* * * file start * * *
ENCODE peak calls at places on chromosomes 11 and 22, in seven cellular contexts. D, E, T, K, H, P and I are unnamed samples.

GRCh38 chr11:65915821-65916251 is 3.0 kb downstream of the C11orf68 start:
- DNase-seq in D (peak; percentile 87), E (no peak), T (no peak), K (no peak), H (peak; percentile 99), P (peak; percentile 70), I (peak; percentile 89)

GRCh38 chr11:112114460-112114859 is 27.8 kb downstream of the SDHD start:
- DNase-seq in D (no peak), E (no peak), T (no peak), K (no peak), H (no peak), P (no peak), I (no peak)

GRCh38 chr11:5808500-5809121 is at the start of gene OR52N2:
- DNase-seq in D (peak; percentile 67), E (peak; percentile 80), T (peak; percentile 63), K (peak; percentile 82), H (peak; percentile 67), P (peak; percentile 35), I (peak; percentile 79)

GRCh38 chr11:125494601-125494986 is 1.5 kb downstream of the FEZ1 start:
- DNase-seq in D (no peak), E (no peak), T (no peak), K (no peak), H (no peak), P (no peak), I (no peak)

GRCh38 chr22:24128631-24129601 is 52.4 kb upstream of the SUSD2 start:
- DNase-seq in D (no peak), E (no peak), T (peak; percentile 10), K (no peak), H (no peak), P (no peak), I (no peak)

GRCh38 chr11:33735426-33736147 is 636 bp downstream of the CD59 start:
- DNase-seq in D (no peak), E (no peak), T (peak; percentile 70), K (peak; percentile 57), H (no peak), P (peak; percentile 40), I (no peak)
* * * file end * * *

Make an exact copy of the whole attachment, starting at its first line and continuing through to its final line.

ENCODE peak calls at places on chromosomes 11 and 22, in seven cellular contexts. D, E, T, K, H, P and I are unnamed samples.

GRCh38 chr11:65915821-65916251 is 3.0 kb downstream of the C11orf68 start:
- DNase-seq in D (peak; percentile 87), E (no peak), T (no peak), K (no peak), H (peak; percentile 99), P (peak; percentile 70), I (peak; percentile 89)

GRCh38 chr11:112114460-112114859 is 27.8 kb downstream of the SDHD start:
- DNase-seq in D (no peak), E (no peak), T (no peak), K (no peak), H (no peak), P (no peak), I (no peak)

GRCh38 chr11:5808500-5809121 is at the start of gene OR52N2:
- DNase-seq in D (peak; percentile 67), E (peak; percentile 80), T (peak; percentile 63), K (peak; percentile 82), H (peak; percentile 67), P (peak; percentile 35), I (peak; percentile 79)

GRCh38 chr11:125494601-125494986 is 1.5 kb downstream of the FEZ1 start:
- DNase-seq in D (no peak), E (no peak), T (no peak), K (no peak), H (no peak), P (no peak), I (no peak)

GRCh38 chr22:24128631-24129601 is 52.4 kb upstream of the SUSD2 start:
- DNase-seq in D (no peak), E (no peak), T (peak; percentile 10), K (no peak), H (no peak), P (no peak), I (no peak)

GRCh38 chr11:33735426-33736147 is 636 bp downstream of the CD59 start:
- DNase-seq in D (no peak), E (no peak), T (peak; percentile 70), K (peak; percentile 57), H (no peak), P (peak; percentile 40), I (no peak)